Yelp Reviews – The Good, The Bad, and The Ugly

When it comes to Yelp reviews, businesses expose themselves to a variety of comments –

Carpets

Keeping carpets clean.

from the happiest customers to the most outraged ones. One small business owner, Mr. Joe Hadeed, is taking a stand against several negative reviews posted on Yelp’s website. Hadeed is the owner and operator of Hadeed Carpet Cleaning, a small, Virginia-based business with a listing on Yelp’s website. After his listing received several anonymous negative reviews, Mr. Hadeed decided to take legal action. Hadeed’s lawyer, Mr. Raighne Delaney “issued a subpoena demanding the names of [the] seven anonymous reviewers” (Howell & Swarts, 2014). Delaney and Hadeed argued that the reviews were created by fictitious customers and therefore were fraudulent posts. Read More

Nutella Settles Class Action About Healthiness

Nutella, by Flickr users "moogs", licensed via Creative Commons
Anyone who scoops Nutella with a spoon has no intention of using it as a “spread”.

Nutella, the hazelnut spread considered by some to be the immortality-inducing ambrosia of myth, was alleged in a class action lawsuit to not be as healthy as advertised.  How anyone can believe that a product akin to a peanut-butter-chocolate lovechild is healthy is beyond me, but nevertheless, the company that makes it, Ferrero, now must pay out $4 per container in trust to anyone who bought their product over a four-year period.  If you bought a jar of Nutella between Jan. 1, 2008 and Feb. 3, 2012, you’re entitled to recompense for up to five jars, or $20.  A fund of $2.5 million will be set up by Ferrero to pay out these claims.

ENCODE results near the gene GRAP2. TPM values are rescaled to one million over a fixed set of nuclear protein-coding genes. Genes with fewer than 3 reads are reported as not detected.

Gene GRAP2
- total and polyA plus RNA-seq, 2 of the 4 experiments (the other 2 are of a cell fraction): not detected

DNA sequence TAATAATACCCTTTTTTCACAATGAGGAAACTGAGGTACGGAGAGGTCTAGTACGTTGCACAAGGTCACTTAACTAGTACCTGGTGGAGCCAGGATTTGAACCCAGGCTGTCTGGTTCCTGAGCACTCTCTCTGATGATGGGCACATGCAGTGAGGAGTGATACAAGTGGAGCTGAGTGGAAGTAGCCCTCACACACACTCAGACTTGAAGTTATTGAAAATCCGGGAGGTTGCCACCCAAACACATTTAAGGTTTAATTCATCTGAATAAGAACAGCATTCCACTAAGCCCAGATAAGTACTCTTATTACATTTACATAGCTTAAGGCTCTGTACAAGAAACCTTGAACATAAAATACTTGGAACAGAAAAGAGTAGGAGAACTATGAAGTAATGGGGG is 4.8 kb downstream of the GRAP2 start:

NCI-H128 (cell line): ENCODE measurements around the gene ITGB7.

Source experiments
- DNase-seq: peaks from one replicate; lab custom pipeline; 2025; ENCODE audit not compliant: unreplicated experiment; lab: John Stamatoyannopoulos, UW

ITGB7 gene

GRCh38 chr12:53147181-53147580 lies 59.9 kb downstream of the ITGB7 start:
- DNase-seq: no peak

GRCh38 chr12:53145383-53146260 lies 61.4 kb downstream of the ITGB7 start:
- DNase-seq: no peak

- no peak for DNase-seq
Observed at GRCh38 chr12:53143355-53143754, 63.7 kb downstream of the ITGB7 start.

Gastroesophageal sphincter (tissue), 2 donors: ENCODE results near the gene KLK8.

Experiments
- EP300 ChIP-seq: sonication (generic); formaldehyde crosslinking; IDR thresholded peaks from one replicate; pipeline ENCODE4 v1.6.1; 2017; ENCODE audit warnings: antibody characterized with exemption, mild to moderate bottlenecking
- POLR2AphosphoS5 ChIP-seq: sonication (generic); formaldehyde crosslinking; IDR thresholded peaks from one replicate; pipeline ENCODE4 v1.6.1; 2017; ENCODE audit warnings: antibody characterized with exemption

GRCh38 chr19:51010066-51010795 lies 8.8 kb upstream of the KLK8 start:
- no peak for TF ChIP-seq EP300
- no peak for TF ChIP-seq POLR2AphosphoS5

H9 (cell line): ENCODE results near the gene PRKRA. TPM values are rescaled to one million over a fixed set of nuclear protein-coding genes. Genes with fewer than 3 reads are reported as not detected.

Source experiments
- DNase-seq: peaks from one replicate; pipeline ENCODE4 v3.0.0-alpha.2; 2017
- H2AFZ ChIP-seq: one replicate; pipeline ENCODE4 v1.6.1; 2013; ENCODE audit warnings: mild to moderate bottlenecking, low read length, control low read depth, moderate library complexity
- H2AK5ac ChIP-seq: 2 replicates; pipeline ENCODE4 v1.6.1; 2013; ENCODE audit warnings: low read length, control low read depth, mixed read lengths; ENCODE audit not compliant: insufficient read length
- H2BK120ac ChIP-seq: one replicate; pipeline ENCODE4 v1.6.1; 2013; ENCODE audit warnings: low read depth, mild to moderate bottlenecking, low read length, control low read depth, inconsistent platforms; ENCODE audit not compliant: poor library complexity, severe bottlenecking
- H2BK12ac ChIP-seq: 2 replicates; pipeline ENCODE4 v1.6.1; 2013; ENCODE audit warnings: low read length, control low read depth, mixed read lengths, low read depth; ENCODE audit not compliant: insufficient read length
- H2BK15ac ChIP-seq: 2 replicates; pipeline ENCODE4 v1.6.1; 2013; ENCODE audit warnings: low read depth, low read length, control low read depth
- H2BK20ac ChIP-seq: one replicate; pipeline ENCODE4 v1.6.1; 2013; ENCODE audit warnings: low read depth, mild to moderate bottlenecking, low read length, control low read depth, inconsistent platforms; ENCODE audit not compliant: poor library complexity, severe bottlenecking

In addition to the monetary penalty, Ferrero agreed to change its advertising to remove any suggestions that Nutella is healthy.  What used to say “An example of a tasty yet balanced breakfast” will now say “Turn a balanced breakfast into a tasty one.”  Astute readers will note that these two phrases are not very different at all.  The key distinction, though, is that the former slogan implied that Nutella is both tasty and balanced, while the new one only implies that Nutella adds some taste to an otherwise bland albeit healthy breakfast.  Ignoring the fact that many Nutella aficionados eat it by the spoon as meal in itself, this new advertising will actually make little impact on the perception of Nutella as healthy.  I don’t think Ferrero was actually fooling anybody with their previous slogan for the 100 calorie-per-tablespoon spread.

To find out how to file a claim on your own jar of fraudulently-advertised hazelnut butter, visit the official Nutella class action settlement website.